Intellectual Heritage Explores Gender Equality in the Media
By: Nick Santangelo
According to the old rules of reporting, journalists are supposed to be objective. But during an Intellectual Heritage and First Year Writing event last Thursday, students wanted to know if female journalists unintentionally revert to male-centric standards.
New York Times journalist Maya Salam was visiting Morgan Hall to respond to this and other questions about gender and media from College of Liberal Arts (CLA) students. Her visit was part of Intellectual Heritage’s 2018-2019 theme, Troubling Genders, which includes a film series, art exhibit in Anderson Hall and a #MeToo talk from Pulitzer Prize-winning journalist Jodi Kantor.
On Thursday, Salam spoke about her early days as a journalist when she learned that there are well-established standards for doing the job. Those standards, which she was taught never to deviate from, were all created by men.
For instance, the news industry used “he” as the standard generic pronoun basically since the industry’s inception. The Times, however, now tries to write around that and also carefully consider titles like Mr./Mrs./Ms. because of transgender and non-binary genders. Salam pointed out that that’s not to say that men’s perspectives matter less. Rather, the goal should be for all genders to receive equal treatment.
“We’re trying to create some sense of equality in an institution that has been so dominated by male perspectives,” explained Salam, “but male perspectives are just as important as anyone else’s story.”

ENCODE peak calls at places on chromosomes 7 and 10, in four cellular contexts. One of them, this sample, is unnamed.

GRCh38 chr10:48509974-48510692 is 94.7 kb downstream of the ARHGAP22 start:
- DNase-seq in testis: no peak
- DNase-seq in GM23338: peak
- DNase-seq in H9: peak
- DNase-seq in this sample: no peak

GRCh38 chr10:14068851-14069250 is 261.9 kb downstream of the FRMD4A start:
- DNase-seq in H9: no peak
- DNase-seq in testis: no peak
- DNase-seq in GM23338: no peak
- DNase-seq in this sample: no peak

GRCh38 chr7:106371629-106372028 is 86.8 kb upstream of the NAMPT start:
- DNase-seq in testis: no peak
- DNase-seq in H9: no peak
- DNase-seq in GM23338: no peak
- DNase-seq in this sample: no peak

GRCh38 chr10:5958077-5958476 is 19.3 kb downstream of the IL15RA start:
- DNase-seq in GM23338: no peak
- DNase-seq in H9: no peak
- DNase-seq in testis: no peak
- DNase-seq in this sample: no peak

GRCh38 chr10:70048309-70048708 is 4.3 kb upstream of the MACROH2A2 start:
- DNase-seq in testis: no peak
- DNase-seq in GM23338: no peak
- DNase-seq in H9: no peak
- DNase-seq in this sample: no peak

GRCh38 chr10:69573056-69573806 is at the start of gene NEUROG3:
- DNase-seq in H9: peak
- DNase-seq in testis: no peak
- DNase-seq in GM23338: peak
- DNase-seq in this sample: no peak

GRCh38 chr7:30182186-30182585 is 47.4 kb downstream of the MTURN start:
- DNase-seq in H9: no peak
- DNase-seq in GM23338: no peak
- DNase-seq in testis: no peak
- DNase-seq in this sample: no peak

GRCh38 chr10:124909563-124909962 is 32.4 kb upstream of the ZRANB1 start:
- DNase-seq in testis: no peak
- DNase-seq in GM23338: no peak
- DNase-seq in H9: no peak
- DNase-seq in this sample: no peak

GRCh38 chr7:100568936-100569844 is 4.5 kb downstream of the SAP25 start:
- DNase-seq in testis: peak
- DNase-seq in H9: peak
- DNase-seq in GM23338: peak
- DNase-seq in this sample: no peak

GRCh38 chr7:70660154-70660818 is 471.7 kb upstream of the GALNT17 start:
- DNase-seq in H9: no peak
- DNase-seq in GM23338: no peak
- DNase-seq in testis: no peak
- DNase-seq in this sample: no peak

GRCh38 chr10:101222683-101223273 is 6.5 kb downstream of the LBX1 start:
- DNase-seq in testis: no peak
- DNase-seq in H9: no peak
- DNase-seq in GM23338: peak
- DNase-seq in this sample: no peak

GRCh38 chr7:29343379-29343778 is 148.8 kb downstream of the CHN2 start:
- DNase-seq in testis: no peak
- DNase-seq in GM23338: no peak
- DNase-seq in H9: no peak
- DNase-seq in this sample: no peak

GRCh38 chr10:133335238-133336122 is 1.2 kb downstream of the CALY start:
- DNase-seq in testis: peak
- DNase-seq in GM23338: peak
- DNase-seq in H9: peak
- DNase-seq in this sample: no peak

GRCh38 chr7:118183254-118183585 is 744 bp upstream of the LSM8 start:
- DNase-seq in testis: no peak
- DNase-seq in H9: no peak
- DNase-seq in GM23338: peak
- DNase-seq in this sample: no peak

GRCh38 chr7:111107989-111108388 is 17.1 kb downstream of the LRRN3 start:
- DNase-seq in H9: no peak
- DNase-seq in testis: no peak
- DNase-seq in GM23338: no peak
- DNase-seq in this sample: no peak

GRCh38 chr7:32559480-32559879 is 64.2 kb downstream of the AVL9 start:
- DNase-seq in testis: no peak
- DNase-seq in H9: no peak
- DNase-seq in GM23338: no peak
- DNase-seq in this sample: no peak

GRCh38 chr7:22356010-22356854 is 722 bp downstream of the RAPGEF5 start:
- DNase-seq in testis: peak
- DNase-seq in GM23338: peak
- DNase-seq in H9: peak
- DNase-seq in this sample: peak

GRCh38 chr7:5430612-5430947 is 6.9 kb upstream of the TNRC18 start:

Finding male perspectives to include in news reports has never been an issue, though. One study found Times reporters quoted male sources four times as much as female sources. Even female reporters quoted males twice as often as males. Part of that is just because there are so many men in positions of power in politics, business, sports, etc. That prompted one CLA student to ask if it’s possible to find enough female sources for stories.
We’re trying to create some sense of equality
Salam insisted that there are plenty of female experts. Even if a given industry’s experts are only 20 percent female, she argued, that’s still plenty of opinions to draw on. Journalists just need to be more deliberative in seeking out diverse genders (and ethnicities) and not relying on the same sources they have for years just because they are readily available.
What is and is not readily available is another topic several students took an interest in, asking Salam how algorithms are affecting what stories people read.
“It is a problem,” she admitted. “I feel like the hierarchy thing is a big deal because when space is equal then it seems like everything is equal and it’s up to the reader to decide what’s important.”
Unlike with genders, some stories actually are more important than others. At least, the media believes they should be, but publications lose their ability to tell readers what’s more and less important when the majority of readers are directed by social media and search engine algorithms.
One topic that will certainly be important in the year and a half ahead is 2020 election coverage. Students wondered if things should be different given how Hillary Clinton and Donald Trump were covered during the 2016 election cycle. Salam agreed that it was fair to question the nature of that coverage and that the Times and other publications need to think long and hard about how best to cover 2020 candidates.
Whether it’s covering elections, using the right pronoun or relying on sources of all genders, however, Salam said it’s a matter of always trying to do better than yesterday.
“I think all media is trying to incorporate progress into their reporting. And it’s talked about at the highest levels of the Times to represent balanced journalism.”